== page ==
2004 04 Brannon Howell Auto

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2004 04 Brannon Howell Auto Powered By Docstoc
					                                                                                      Joan Brannon
                                                                                     Cheryl Howell
                                                                           Institute of Government
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                       Automobile Negligence Lawsuits
I.        Who Is Sued?

     A.        Driver—the driver is the person whose negligence gives rise to the liability.
               The person suing must prove that the driver negligently operated the motor

     B.        Owner of the motor vehicle—the owner of the vehicle is vicariously liable,
               which means the owner is not liable because of his or her own conduct, but
               rather because of his relationship to the wrongdoer (i.e., the driver). There are
               two legal theories by which the driver’s negligence is imputed to the owner of
               the vehicle. Both are based on agency principles, in other words that the driver
               is the agent of the owner-principal and the principal is liable for the agent’s

          1.        Family purpose doctrine—impute the negligence of the driver to the
                    owner if

               a)      Driver was negligent;

               b)      Driver was a member of owner’s family or household and was living
                       in owner’s home;

               c)      Vehicle was owned and maintained for general use and convenience of
                       owner’s family; and

               d)      Vehicle was being so used by a member of the family at the time of
                       the accident with the express or implied consent of the owner.

          2.        Proof of agency—owner-consent statute.

               a)      G.S. 20-71.1.

               b)      Proof of ownership of a motor vehicle involved in an accident is prima
                       facie evidence that the motor vehicle was being operated with the
                       authority, consent, and knowledge of the owner in the very transaction
                       out of which the lawsuit arose. (Prima facie means that evidence of
                       ownership is sufficient to find agency and hold the owner liable, but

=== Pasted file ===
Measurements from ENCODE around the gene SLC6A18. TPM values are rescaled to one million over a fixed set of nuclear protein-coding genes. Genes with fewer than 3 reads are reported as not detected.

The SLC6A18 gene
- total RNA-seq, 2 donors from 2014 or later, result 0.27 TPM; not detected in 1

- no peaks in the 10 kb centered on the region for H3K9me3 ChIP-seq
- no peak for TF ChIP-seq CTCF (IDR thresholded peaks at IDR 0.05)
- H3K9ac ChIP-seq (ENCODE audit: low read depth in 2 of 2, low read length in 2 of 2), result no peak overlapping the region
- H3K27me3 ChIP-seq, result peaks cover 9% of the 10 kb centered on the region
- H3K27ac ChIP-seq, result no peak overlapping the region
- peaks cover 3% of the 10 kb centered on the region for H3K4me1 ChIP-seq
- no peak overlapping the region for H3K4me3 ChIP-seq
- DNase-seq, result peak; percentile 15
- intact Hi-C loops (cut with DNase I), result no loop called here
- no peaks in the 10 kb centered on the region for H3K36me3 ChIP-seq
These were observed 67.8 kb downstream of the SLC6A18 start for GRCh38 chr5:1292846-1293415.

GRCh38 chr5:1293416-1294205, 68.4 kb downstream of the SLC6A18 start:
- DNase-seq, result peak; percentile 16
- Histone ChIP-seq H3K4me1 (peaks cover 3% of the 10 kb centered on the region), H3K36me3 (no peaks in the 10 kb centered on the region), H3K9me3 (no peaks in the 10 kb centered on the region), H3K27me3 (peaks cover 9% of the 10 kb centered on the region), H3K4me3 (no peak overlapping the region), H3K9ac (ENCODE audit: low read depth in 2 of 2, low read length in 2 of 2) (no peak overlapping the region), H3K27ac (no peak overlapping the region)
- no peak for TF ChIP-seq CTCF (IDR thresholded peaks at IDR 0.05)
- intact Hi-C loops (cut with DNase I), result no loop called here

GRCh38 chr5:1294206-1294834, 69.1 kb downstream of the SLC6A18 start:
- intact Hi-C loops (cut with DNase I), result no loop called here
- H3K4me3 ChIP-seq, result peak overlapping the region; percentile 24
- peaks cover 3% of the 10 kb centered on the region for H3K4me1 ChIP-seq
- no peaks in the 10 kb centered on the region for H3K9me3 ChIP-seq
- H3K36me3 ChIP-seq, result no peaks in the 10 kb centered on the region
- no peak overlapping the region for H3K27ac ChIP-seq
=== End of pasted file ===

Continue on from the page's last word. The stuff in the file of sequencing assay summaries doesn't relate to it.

that the owner may offer evidence tending to show that no agency

               c)      Proof of registration in the name of a person is prima facie evidence of
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           3.        Person authorized by the owner to drive a vehicle does not have authority
                     to permit another to drive in the absence of express or implied authority by
                     the owner or emergency.

                a)      So owner is not responsible for negligent operation of his vehicle by a
                        driver other than his agent.

                b)      Exception is that owner is liable if agent had express or implied
                        authority to let others drive or agent confronted with emergency,
                        which made it necessary for him to let other person drive.

      C.        Insurance company covering owner’s vehicle.

           1.        Owner’s insurance company is not a proper defendant.

           2.        Only time owner’s insurance company can be named as defendant is when
                     insured is suing own insurer on basis of uninsured coverage because
                     operator or owner of other vehicle cannot be determined (in other words,
                     hit and run accident).

II.        Who sues?

      A.        Real party in interest usually is the person injured by accident; that is the
                person who must be named as a plaintiff.

           1.        Even if own insurance company has paid person injured, he still must be
                     the plaintiff.

           2.        Usually because of the deductible on a policy, the insured has not been
                     paid the entire amount owed by his insurance company.

      B.        Insurance company who has paid own insured part of the damages is a proper
                plaintiff and may join as a plaintiff with person injured. St. Paul Insur. Co. v.
                Rose Supply Co., 19 N.C. App. 302 (1973).

           1.        However, don’t have to be joined and rarely want to be joined because